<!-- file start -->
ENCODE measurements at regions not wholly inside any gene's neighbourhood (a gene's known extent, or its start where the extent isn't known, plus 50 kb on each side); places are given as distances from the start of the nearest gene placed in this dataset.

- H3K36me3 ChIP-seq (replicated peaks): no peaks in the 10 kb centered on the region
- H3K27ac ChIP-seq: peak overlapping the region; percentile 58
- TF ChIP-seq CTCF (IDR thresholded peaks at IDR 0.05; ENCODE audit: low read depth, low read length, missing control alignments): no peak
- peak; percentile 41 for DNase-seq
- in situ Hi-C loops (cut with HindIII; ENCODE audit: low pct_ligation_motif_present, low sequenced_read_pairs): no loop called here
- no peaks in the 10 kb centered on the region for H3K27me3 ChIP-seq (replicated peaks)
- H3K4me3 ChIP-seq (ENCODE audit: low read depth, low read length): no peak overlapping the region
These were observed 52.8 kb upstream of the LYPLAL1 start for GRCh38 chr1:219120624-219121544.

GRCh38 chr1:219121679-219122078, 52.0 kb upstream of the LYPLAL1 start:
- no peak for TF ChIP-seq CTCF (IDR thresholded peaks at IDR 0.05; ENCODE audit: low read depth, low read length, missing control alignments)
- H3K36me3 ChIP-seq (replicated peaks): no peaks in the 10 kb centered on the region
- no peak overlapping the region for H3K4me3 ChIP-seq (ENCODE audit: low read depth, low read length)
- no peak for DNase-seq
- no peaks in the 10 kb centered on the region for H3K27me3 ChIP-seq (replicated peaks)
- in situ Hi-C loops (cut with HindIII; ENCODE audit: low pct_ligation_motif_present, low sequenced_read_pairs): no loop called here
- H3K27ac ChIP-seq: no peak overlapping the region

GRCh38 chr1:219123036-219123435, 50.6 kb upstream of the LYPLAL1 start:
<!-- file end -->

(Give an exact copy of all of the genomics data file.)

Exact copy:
ENCODE measurements at regions not wholly inside any gene's neighbourhood (a gene's known extent, or its start where the extent isn't known, plus 50 kb on each side); places are given as distances from the start of the nearest gene placed in this dataset.

- H3K36me3 ChIP-seq (replicated peaks): no peaks in the 10 kb centered on the region
- H3K27ac ChIP-seq: peak overlapping the region; percentile 58
- TF ChIP-seq CTCF (IDR thresholded peaks at IDR 0.05; ENCODE audit: low read depth, low read length, missing control alignments): no peak
- peak; percentile 41 for DNase-seq
- in situ Hi-C loops (cut with HindIII; ENCODE audit: low pct_ligation_motif_present, low sequenced_read_pairs): no loop called here
- no peaks in the 10 kb centered on the region for H3K27me3 ChIP-seq (replicated peaks)
- H3K4me3 ChIP-seq (ENCODE audit: low read depth, low read length): no peak overlapping the region
These were observed 52.8 kb upstream of the LYPLAL1 start for GRCh38 chr1:219120624-219121544.

GRCh38 chr1:219121679-219122078, 52.0 kb upstream of the LYPLAL1 start:
- no peak for TF ChIP-seq CTCF (IDR thresholded peaks at IDR 0.05; ENCODE audit: low read depth, low read length, missing control alignments)
- H3K36me3 ChIP-seq (replicated peaks): no peaks in the 10 kb centered on the region
- no peak overlapping the region for H3K4me3 ChIP-seq (ENCODE audit: low read depth, low read length)
- no peak for DNase-seq
- no peaks in the 10 kb centered on the region for H3K27me3 ChIP-seq (replicated peaks)
- in situ Hi-C loops (cut with HindIII; ENCODE audit: low pct_ligation_motif_present, low sequenced_read_pairs): no loop called here
- H3K27ac ChIP-seq: no peak overlapping the region

GRCh38 chr1:219123036-219123435, 50.6 kb upstream of the LYPLAL1 start: